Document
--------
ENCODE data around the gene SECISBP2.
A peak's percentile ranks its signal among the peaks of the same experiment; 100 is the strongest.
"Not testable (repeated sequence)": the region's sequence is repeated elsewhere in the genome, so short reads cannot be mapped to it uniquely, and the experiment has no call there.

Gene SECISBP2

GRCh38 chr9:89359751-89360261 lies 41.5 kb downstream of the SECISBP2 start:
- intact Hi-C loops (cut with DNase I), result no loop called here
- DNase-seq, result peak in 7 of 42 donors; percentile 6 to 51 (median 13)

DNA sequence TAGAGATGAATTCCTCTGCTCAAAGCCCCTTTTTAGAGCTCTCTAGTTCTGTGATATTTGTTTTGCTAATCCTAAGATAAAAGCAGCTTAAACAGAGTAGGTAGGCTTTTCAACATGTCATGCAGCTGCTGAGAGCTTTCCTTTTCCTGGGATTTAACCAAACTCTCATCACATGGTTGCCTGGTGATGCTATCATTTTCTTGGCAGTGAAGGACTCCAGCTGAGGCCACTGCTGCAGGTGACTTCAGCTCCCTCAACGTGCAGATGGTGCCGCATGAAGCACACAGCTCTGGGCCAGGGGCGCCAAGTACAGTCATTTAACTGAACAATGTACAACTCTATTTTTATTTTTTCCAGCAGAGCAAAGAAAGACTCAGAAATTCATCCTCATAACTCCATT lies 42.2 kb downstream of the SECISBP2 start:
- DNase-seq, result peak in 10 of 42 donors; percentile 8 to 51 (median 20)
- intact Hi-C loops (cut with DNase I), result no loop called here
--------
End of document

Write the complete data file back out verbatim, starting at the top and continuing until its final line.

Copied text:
ENCODE data around the gene SECISBP2.
A peak's percentile ranks its signal among the peaks of the same experiment; 100 is the strongest.
"Not testable (repeated sequence)": the region's sequence is repeated elsewhere in the genome, so short reads cannot be mapped to it uniquely, and the experiment has no call there.

Gene SECISBP2

GRCh38 chr9:89359751-89360261 lies 41.5 kb downstream of the SECISBP2 start:
- intact Hi-C loops (cut with DNase I), result no loop called here
- DNase-seq, result peak in 7 of 42 donors; percentile 6 to 51 (median 13)

DNA sequence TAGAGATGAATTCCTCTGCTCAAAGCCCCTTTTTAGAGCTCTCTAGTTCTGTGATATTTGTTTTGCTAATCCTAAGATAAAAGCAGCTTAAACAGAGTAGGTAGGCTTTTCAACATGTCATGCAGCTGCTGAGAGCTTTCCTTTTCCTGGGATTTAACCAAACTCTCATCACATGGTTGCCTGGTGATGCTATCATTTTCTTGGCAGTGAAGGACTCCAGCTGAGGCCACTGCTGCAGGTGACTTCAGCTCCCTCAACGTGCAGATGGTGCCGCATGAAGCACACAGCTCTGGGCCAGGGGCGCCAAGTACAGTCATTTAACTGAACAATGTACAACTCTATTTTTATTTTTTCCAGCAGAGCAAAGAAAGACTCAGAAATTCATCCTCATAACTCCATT lies 42.2 kb downstream of the SECISBP2 start:
- DNase-seq, result peak in 10 of 42 donors; percentile 8 to 51 (median 20)
- intact Hi-C loops (cut with DNase I), result no loop called here